Do you remember art class and how much fun it was? You got to paint whatever you wanted and you couldn’t be wrong b/c it was your interpretation of the object in front of you? Art was always fun for me and while I can’t draw or paint I enjoy because it allows me to express myself. I guess this blog is a form of art since I get to express myself with my points of view and while others may think I am wrong or agree with me 100% in the end this is my interpretation of the object in front of me.
So today I am starting to rebuild The Machine (that is what Greg’s son ‘little man’ calls me) and that means that a new training cycle has begun and I am going to be incorporating ART class into this cycle. ART stands for Active Release Technique and is a movement-based treatment for soft tissues. I have been going to Dr. Tim St. Onge of St. Onge Chiropractic for nearly two months now and when I say that it has been a tremendous help I am understating it. I first went to see Dr. St Onge because of issues with my right calf muscle. This was about 4 weeks prior to the Las Vegas Marathon and in those 4 weeks the technique removed all pain from my calf so that I could run the marathon pain-free.
Dr St Onge is a runner so he knows how important it is to be able to tie the laces and get out there and cure the world of all its diseases and problems, at least that is what I’m thinking about when I run. When I told him what I had coming up for 2012 we put together a structured schedule so that I would be going to see him every two weeks for maintenance and increase the visits should I need to. We also talked about incorporating yoga into my schedule as that will help with my flexibility since I am not the best at stretching post exercise. During this conversation I asked Dr St Onge if he would be willing to answer a few questions for me for the blog and he happily (my interpretation) obliged.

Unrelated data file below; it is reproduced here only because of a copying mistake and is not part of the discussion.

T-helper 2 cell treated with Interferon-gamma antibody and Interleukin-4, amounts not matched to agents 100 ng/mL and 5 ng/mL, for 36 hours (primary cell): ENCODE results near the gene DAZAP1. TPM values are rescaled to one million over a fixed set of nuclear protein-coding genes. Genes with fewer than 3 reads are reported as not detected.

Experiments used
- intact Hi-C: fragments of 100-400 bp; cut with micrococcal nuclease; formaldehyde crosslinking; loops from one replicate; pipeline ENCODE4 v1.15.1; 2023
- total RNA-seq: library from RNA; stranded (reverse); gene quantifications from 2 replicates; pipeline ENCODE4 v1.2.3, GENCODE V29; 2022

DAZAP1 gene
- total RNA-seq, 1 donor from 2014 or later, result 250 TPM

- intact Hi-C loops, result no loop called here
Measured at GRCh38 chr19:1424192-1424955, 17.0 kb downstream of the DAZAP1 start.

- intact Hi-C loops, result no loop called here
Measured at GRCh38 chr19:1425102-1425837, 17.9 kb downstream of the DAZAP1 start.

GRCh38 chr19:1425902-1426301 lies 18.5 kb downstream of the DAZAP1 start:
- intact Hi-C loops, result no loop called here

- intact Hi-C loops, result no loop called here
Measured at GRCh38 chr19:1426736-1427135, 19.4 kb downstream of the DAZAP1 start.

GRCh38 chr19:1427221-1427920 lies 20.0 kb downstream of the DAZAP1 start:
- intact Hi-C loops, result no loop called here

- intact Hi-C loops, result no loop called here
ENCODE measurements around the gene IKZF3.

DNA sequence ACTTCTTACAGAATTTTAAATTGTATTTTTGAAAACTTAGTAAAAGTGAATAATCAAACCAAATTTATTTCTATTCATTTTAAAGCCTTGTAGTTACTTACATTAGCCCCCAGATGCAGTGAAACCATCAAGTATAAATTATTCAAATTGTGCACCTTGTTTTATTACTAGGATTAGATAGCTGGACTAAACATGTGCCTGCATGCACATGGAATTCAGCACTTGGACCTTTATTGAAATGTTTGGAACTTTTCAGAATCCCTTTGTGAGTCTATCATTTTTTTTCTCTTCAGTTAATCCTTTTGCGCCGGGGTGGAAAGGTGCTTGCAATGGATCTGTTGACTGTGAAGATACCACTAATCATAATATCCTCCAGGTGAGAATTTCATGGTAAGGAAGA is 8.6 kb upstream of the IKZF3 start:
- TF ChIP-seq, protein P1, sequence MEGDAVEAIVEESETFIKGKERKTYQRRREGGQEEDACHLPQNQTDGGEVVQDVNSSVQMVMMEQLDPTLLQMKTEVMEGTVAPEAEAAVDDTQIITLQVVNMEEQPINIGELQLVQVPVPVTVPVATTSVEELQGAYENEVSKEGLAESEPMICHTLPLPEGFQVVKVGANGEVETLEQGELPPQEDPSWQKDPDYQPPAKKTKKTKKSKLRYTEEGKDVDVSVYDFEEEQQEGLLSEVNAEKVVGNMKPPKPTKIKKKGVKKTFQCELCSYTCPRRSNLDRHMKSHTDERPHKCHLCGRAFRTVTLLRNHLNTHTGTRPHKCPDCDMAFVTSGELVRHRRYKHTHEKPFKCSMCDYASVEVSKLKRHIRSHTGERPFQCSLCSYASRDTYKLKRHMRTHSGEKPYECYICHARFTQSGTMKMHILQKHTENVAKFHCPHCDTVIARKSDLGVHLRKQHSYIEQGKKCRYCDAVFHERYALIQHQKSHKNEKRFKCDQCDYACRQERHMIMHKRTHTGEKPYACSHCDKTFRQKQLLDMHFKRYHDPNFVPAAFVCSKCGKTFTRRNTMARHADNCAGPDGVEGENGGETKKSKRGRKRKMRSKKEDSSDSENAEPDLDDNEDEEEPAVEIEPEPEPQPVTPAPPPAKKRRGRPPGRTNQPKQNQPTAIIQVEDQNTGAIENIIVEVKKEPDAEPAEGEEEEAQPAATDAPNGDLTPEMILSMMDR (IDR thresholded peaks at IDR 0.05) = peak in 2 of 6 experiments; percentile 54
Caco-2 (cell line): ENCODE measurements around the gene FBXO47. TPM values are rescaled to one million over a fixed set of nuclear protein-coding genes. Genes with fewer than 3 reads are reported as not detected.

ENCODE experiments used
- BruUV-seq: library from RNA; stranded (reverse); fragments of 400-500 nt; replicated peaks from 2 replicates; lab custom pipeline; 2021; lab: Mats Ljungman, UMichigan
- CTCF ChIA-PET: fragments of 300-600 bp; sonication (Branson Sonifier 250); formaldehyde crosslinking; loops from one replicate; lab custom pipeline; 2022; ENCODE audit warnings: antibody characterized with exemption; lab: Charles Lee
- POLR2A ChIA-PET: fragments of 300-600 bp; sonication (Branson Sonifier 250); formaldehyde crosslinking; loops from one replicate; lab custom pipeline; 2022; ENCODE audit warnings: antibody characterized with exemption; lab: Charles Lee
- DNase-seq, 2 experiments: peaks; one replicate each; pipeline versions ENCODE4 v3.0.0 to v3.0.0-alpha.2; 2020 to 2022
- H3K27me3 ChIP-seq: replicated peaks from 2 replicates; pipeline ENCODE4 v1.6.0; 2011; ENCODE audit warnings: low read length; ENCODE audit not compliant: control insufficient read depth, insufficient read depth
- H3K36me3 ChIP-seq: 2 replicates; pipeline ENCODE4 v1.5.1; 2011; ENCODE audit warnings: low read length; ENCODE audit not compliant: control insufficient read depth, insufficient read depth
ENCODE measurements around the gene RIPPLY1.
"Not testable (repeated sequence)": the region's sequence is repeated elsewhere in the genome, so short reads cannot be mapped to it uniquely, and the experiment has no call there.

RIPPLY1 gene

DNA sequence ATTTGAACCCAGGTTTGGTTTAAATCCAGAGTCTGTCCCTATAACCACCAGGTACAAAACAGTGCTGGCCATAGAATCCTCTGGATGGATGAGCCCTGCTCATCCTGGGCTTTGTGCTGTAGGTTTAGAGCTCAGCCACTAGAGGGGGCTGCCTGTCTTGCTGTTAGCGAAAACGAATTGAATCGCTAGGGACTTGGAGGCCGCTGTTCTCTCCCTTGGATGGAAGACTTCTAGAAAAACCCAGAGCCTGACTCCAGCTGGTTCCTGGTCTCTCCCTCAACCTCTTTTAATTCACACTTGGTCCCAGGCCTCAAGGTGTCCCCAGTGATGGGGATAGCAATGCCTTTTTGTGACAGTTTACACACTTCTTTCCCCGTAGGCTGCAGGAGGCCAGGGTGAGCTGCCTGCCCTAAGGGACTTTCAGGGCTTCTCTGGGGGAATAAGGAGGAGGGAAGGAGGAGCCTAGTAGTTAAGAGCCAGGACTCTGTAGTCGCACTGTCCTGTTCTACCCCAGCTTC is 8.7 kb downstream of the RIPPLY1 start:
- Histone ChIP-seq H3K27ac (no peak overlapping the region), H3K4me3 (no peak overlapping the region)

Here are my questions and his answers:
1- What is your background
I spent my later high school and college years racing bicycles and after college signed up for and completed the Ironman in Lake Placid. For the past few years I have been running marathons and competing in duathlons.
As far as my education is concerned, I graduated from Texas Tech with a degree in Exercise Sports Science, from a massage therapy school in California and finally from Parker Chiropractic School. During the time leading up to beginning Chiropractic School, I worked as a sports massage therapist and personal trainer. I received my full Body Active Release Technique certification before graduating from Chiropractic School. I have been practicing Chiropractic since 2005.
2- What is ART?
Active Release is a soft tissue technique which helps to improve the flexibility and circulation of the muscles, tendons and nerves. This helps to relieve pain from inflammation and tissue degeneration. ART in combination with Chiropractic and therapeutic exercise is beneficial for a wide range of problems involving muscles, joints and nerves.
3- How does ART work?
ART is a combination of stretching and massage. A muscle is selected for treatment and is placed in a position of maximal shortness. The doctor places his hand on the muscle being treated, creates tension on that muscle and then the patient lengthens the muscle. ART works by increasing circulation in the tissue and breaking adhesions caused by inflammation and degeneration.